Last week, I posted about the tardigrade, a microscopic creature that is one of the toughest on earth, reviving after years of being frozen or dried. But what about mammals? Could we do anything similar in order to live longer or induce a life-saving hibernation for cryogenic freezing? I started to research the toughest mammals and found that once species lives right here in Alaska, the Arctic ground squirrel.
In Fairbanks we are nearing the end of winter, but the snow won’t melt until April. The red squirrels in my backyard live on spruce cones and seeds from my bird feeder, but farther north and at higher altitudes, Arctic ground squirrels have a different survival strategy. They hibernate in dens beneath the snow for almost 7 months. They go from a summer body temperature of 99 degrees F and dip just below the freezing point of water while hibernating.
Why do they stay alive? Every two to three weeks the animals start to shiver, or they metabolize some of their stored body fat in order to bring their temperatures up for one to two days before dropping back into hibernation. Arctic ground squirrels often leave their dens in the spring with half the body weight they gained, but they are perfectly healthy.
Such an ability to survive would be great for space travel or cryogenic freezing, but a more wide-spread and practical use could come from our frozen furry friends.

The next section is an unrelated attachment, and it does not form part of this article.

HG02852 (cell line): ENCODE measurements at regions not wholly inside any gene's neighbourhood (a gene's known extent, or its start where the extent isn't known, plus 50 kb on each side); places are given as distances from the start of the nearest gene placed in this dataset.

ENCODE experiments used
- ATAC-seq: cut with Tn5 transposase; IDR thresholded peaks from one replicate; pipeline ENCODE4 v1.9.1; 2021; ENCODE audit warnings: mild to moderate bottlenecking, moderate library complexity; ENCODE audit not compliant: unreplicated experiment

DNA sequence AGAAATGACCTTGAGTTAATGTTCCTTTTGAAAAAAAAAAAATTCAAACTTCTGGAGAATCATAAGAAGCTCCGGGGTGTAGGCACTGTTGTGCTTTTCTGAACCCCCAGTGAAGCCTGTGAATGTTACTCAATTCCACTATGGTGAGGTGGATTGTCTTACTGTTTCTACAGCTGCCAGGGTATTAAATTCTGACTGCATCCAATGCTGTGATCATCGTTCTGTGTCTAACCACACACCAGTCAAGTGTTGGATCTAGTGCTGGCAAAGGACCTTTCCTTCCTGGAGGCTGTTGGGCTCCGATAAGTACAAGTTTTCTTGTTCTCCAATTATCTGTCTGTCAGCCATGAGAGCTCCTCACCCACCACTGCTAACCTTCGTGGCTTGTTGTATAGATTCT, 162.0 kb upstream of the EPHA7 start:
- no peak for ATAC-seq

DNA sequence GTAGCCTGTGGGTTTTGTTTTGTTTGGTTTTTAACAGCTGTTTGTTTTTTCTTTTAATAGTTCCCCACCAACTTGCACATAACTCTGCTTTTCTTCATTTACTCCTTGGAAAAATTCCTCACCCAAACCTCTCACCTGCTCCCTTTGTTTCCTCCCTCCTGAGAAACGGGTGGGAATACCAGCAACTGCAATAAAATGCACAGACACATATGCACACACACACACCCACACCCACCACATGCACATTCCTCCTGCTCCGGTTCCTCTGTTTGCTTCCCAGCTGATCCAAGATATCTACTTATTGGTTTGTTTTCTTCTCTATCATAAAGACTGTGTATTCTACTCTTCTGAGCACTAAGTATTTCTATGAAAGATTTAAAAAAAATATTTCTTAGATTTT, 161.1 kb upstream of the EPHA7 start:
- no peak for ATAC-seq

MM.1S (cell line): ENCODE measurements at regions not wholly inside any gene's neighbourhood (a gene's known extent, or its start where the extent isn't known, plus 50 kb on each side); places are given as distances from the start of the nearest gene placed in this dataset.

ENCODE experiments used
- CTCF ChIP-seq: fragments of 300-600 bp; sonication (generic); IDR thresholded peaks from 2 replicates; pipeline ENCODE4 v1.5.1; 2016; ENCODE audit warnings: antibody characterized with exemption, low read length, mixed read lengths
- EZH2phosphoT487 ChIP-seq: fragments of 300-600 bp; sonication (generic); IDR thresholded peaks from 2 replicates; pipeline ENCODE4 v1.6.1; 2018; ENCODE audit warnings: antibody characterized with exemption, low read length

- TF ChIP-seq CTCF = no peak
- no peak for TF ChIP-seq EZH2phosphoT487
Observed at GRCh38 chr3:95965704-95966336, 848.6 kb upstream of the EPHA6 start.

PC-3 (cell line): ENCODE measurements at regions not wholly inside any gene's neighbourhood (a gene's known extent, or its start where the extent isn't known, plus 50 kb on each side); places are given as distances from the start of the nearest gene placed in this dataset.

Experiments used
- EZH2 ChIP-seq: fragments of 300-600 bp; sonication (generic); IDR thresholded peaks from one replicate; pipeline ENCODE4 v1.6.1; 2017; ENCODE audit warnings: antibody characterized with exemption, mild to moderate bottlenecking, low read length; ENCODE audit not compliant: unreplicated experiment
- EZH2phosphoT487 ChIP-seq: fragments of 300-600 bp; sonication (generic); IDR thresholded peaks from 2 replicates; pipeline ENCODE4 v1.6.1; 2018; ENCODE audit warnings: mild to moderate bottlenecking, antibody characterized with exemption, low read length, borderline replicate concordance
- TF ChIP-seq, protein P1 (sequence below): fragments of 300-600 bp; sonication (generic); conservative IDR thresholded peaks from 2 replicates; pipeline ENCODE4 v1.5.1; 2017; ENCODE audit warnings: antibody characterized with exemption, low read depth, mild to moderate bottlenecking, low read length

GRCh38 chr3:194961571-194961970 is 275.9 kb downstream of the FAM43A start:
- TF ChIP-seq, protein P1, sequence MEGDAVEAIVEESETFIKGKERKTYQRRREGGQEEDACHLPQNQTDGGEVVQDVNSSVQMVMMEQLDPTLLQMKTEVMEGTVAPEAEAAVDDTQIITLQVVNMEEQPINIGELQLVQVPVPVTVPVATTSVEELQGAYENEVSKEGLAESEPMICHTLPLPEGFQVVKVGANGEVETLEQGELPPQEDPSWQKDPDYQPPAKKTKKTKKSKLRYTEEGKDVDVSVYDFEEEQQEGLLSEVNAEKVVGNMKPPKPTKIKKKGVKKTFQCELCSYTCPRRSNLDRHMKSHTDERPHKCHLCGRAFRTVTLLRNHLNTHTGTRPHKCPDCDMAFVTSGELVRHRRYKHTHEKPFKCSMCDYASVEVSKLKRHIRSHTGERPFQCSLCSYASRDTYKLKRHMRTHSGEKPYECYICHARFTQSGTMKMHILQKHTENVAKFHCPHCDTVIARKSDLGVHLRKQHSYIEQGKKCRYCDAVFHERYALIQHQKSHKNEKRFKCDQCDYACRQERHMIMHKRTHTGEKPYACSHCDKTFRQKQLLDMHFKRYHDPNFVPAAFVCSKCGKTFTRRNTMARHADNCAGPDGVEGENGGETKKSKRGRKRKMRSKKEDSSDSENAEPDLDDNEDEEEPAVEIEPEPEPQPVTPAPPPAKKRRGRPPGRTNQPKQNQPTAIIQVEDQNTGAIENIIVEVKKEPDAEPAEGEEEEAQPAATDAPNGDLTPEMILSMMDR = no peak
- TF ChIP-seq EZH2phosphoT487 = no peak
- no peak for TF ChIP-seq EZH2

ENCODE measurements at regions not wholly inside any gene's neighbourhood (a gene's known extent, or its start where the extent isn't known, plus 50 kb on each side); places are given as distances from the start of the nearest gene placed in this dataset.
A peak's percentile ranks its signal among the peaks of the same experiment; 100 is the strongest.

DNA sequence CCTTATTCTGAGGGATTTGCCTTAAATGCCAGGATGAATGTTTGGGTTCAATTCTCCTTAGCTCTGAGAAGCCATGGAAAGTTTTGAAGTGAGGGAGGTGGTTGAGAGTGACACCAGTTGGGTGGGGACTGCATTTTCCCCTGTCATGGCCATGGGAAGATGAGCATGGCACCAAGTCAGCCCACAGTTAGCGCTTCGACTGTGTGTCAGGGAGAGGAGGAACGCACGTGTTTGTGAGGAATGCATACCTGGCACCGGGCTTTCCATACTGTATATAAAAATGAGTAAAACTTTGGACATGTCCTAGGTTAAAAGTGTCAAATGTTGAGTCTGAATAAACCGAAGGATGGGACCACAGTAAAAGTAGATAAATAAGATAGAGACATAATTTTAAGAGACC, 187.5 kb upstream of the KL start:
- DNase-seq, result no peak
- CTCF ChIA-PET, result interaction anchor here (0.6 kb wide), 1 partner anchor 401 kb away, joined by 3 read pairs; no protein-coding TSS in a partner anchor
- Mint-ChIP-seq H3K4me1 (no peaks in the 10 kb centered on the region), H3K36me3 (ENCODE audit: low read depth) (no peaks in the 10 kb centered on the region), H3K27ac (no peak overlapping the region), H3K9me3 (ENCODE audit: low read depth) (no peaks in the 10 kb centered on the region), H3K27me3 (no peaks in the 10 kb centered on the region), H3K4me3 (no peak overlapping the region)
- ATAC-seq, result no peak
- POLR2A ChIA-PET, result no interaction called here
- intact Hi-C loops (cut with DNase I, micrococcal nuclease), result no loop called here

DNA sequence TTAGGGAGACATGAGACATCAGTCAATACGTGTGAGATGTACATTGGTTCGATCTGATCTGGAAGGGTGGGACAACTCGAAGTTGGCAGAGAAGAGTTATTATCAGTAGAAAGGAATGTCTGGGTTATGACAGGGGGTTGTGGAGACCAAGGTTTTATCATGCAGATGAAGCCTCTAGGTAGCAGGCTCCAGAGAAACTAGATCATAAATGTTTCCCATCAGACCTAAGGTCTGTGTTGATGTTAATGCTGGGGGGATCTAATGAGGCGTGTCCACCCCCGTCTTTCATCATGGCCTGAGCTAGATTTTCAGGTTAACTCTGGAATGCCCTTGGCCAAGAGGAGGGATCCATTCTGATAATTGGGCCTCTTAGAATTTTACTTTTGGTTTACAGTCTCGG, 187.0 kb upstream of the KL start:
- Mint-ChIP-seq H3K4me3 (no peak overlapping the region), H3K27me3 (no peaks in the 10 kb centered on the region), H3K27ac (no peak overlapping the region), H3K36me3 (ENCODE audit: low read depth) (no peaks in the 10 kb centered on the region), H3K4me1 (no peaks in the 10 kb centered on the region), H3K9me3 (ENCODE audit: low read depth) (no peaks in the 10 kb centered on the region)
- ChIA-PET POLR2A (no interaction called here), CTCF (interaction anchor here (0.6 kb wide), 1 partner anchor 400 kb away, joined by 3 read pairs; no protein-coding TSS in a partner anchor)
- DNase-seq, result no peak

As you might expect during the weeks their metabolisms are reduced down to a third of their normal level, their brains shrivel and connections between neurons die off. When the squirrels go through their warming phase, however, they grow even more neural connections than they had before hibernation. When they finally emerge after winter with their still-healthy brains, the extra neural connections are pruned, much like in the developing human brain after birth. If we determine what helps the brains of hibernating animals recover so fully, we might have a treatment for Alzheimer’s or other degenerative brain diseases. Even now, the brains of hibernating animals are starting to reveal the role of protiens that scientist were not sure if they were helpful or harmful to degenerating brains or if they were just symptoms of the problem. I’ll let you read the article below for more information.
Once we discover how to fix the brains of the un-frozen, maybe we can turn our attention to freezing people.
What the Supercool Arctic Ground Squirrel Teaches Us About the Brain’s Resilience